‘Comedy of Errors’ serves up a laugh riot
By Hedy Weiss Theater Criticemail@example.com July 29, 2013 5:18PM
Dromio (Samuel Taylor) and Antipholus of Syracuse (Paul Hurley) encounter Dromio (Jurgen Hooper) and Antiphlous of Ephesus (Andy Lutz).
When: Through Aug. 25
Where: Chicago Shakespeare in the Parks (18 different sites)
Run time: 75 minutes with no intermission
Updated: August 18, 2013 12:53PM
As the zesty “master of ceremonies” explains at the start of Chicago Shakespeare in the Parks’ production of “The Comedy of Errors”: “This play is about all the things in life that can go very wrong.”
Of course when you have a set of well-to-do identical twins paired with a set of homeless identical twins who are adopted at birth to be their servants, the potential for confusion is built in. Up the ante by conjuring a massive storm at sea that tears the family apart — leaving each set of master-servant babies separated in infancy with a different parent, and all washed up on the distant shores of cities that are not exactly friendly. And finally, have one set of “the boys,” now grown up, seek out their lost “brothers.”
So yes, things can and do go amok as suggested in director David H. Bell’s wildly physical, 75-minute circuslike take on this comedy of mistaken identities — a show that would do well to have an oxygen machine in the wings for its on-the-run actors.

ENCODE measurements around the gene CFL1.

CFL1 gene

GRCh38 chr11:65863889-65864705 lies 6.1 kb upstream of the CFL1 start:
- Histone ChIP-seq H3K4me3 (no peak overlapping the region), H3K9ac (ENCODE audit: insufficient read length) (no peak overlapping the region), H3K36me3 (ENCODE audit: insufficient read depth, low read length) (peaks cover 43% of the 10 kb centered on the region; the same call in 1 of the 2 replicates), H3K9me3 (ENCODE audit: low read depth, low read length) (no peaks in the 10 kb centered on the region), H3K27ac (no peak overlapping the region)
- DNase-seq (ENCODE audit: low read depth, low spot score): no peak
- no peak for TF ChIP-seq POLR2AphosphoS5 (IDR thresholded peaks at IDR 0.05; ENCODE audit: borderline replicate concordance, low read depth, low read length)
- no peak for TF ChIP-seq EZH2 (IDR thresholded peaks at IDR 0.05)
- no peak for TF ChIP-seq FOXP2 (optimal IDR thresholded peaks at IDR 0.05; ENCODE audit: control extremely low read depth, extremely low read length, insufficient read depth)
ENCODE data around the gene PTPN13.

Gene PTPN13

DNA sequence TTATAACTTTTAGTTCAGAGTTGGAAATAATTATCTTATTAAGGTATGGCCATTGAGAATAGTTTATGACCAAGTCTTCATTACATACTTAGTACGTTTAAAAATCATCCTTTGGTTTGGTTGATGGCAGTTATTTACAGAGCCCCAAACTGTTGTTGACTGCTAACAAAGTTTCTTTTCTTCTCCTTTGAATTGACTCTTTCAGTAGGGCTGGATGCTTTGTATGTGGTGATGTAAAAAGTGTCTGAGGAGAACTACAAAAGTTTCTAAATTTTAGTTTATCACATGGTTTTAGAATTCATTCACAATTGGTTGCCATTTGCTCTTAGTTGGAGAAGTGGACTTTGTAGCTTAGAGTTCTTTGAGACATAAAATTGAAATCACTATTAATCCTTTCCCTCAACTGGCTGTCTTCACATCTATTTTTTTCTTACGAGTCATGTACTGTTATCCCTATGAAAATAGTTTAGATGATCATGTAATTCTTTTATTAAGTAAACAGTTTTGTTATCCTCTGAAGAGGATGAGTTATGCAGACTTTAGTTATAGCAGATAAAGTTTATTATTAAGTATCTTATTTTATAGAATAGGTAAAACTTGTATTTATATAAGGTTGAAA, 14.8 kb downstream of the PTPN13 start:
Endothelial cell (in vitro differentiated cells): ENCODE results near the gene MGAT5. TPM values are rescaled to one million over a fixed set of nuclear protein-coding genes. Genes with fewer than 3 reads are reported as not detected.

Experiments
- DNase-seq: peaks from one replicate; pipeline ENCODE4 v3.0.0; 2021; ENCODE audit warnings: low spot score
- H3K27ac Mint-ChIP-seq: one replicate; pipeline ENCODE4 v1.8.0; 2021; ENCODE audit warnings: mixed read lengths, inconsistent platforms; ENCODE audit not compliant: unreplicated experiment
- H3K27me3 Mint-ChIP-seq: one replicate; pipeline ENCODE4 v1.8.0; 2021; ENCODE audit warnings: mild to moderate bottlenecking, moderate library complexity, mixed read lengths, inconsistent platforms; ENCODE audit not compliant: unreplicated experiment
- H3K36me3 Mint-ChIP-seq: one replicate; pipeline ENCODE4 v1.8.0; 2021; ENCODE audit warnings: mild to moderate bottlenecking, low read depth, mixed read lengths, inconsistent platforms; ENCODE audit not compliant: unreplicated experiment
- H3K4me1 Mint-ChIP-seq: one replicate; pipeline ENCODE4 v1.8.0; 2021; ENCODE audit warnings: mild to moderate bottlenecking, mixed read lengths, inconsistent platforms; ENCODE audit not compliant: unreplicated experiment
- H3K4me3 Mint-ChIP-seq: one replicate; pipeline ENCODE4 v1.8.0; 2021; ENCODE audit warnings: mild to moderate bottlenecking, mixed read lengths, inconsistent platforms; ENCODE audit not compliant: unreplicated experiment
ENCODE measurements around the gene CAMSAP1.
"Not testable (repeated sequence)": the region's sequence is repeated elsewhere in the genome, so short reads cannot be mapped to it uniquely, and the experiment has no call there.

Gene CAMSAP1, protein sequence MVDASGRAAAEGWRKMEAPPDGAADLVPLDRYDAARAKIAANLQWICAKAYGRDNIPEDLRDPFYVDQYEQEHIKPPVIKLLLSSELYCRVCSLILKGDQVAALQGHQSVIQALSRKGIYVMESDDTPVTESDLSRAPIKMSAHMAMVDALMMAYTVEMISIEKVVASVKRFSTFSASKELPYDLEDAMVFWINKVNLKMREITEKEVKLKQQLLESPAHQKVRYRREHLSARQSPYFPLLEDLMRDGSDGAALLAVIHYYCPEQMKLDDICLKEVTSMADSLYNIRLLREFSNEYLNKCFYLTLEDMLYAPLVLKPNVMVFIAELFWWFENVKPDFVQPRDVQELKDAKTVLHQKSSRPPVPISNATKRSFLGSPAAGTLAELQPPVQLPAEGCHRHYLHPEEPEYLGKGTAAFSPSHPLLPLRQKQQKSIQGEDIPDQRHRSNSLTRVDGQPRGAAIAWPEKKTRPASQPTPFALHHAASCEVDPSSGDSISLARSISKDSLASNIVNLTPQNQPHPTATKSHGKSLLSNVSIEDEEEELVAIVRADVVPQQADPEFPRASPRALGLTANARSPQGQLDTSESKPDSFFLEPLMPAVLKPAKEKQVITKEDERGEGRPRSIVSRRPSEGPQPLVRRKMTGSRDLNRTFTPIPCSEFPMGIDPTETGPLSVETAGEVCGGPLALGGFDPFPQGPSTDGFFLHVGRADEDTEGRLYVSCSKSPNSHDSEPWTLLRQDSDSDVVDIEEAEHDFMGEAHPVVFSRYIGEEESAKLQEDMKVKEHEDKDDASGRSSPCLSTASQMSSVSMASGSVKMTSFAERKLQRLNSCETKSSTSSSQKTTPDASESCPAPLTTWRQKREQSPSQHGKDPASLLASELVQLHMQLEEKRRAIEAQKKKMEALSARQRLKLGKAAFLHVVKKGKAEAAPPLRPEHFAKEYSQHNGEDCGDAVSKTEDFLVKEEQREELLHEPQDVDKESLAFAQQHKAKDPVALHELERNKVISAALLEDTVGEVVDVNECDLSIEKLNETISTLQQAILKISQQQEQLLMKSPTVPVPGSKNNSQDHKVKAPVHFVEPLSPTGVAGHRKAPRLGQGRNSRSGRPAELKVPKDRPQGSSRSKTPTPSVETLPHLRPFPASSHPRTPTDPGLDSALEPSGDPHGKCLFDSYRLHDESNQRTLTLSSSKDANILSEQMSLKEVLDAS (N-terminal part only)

The upside-down nature of the whole production is signalled even before the storytelling begins as we are told the actors’ truck broke down and there aren’t enough actors to fill the cast. Improvisational zaniness generates plenty of goofy laughs, but of course all ends well as the actors gradually gather.
This “The Comedy of Errors” marks the second season of this free Shakespeare project, with 26 performances in 18 neighborhood parks. Sunday afternoon’s opening show in West Town’s Eckhart Park, drew families, singles, dogs and Mayor Emanuel and his kids onto the grass in front of the handsome stage that can be folded into a truck.
As always with Chicago Shakespeare, the performers are top notch, with Paul Hurley as unmarried Antipholus of Syracuse, Andy Lutz as married Antipholus of Ephesus, Jurgen Hooper as one much-abused servant, Dromio, and the impossibly fleet Samuel Taylor as the other Dromio. A trio of high-flying acrobat-jugglers (big cheers for Wesley Daniel, Jacob Grubb abd P. Tucket Worley) very nearly steal the show as perfectly synchronized waiters who can vault with unique style.
Adding sexual tension are Lanise Antoine Shelley as a confused wife, Tiffany Yvonne Cox as her liberated sister and Yadira Correa as a very sassy courtesan. Marvin Quijada, Christophe Abiel and Jeffrey Baumgartner play additional roles with panache.
The sound system is excellent, Ana Kuzmanic’s circus-like costumes are ideally color-coordinated and read loud and clear from a distance, and Tom Burch’s minimalist set is pratfall-ready with ladders, ropes and steamer trunks.
One concern: The “fear of Shakespeare” attitude comes perilously close to dumbing down. The language, and the power of the emotions, should not be sidestepped for sheer fun. These audiences can take the challenge.
And this quibble: Chicago’s much-publicized new food trucks were nowhere to be seen Sunday. They missed an ideal opportunity.